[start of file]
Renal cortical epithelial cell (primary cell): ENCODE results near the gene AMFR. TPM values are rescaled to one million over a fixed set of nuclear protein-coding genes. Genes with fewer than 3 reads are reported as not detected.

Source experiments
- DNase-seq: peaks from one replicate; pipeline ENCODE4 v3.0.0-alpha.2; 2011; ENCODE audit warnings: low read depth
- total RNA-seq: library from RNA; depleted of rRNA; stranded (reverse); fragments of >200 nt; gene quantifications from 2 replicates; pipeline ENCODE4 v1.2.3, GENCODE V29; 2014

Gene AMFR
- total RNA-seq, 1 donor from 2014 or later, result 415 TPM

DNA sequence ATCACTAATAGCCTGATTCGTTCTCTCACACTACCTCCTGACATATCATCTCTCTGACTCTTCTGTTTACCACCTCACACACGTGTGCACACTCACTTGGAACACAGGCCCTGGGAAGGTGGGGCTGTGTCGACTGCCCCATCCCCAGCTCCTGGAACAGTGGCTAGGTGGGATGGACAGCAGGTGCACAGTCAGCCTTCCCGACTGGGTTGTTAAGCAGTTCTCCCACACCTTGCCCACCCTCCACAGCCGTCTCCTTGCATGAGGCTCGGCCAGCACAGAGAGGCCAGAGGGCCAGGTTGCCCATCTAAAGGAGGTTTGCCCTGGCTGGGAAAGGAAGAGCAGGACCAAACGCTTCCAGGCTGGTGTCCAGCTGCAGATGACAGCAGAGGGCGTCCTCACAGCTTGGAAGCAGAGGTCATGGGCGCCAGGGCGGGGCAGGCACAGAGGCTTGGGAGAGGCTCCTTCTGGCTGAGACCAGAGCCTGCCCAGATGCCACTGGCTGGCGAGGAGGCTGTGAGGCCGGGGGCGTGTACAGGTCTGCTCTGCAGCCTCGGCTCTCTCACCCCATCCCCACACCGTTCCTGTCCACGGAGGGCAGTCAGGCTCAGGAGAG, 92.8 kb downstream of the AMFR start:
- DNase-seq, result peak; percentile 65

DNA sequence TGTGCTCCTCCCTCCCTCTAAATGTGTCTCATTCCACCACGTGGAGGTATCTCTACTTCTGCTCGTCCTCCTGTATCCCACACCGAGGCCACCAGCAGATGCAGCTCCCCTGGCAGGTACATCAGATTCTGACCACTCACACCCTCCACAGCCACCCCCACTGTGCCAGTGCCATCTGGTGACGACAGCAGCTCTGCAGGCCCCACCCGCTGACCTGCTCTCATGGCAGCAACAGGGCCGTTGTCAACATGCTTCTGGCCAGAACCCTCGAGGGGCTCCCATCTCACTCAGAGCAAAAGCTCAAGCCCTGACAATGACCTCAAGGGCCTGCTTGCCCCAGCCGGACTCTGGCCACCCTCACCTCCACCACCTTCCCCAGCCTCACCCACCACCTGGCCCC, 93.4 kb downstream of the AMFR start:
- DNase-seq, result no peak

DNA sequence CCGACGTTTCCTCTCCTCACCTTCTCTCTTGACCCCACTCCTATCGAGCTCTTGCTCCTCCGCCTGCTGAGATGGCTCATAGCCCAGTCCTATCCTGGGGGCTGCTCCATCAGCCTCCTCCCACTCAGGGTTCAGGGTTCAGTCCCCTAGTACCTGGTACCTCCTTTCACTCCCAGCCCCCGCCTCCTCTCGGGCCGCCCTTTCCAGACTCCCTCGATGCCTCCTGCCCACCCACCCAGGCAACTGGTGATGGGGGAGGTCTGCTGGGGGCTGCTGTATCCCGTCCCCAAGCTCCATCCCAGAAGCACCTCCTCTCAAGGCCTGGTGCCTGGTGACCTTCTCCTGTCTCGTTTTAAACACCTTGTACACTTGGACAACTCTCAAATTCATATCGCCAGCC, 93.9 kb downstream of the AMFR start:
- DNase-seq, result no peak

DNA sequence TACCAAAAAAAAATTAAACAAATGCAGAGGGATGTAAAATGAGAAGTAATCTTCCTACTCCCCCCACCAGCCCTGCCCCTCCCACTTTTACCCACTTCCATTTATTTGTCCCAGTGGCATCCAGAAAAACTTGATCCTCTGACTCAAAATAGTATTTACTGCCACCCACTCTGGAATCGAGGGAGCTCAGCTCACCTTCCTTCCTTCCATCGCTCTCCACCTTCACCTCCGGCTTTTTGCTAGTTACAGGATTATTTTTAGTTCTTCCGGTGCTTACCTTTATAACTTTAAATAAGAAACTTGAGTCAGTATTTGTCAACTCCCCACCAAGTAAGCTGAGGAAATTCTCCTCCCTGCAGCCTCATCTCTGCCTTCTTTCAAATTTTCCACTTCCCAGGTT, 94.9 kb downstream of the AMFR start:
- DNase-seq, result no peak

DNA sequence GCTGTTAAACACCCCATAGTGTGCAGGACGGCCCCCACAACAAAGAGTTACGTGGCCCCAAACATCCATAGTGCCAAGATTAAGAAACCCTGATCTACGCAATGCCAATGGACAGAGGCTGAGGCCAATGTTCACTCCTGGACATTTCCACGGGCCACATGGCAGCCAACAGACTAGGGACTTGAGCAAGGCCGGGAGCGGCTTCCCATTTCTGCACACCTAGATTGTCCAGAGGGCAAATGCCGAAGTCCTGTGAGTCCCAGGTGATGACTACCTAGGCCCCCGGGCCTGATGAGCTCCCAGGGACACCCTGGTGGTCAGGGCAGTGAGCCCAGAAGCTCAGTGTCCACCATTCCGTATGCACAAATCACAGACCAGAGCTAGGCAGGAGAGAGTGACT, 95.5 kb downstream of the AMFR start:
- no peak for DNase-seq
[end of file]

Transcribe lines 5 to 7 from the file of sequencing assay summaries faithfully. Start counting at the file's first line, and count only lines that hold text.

Gene AMFR
- total RNA-seq, 1 donor from 2014 or later, result 415 TPM

DNA sequence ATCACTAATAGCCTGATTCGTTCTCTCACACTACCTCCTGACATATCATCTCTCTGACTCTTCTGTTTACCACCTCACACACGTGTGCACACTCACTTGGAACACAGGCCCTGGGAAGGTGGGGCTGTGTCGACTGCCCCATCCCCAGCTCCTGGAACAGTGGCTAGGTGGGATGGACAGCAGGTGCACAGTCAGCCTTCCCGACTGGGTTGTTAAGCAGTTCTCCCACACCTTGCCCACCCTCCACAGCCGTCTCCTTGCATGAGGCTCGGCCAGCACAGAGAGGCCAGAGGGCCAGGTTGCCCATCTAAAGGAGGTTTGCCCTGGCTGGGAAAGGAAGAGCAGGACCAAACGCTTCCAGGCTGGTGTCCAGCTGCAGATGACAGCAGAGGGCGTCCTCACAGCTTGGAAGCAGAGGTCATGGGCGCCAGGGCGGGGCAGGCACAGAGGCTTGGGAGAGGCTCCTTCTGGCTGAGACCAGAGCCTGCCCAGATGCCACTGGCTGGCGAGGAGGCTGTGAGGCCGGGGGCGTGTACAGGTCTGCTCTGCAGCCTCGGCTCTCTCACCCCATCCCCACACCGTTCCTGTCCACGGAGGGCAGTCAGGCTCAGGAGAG, 92.8 kb downstream of the AMFR start: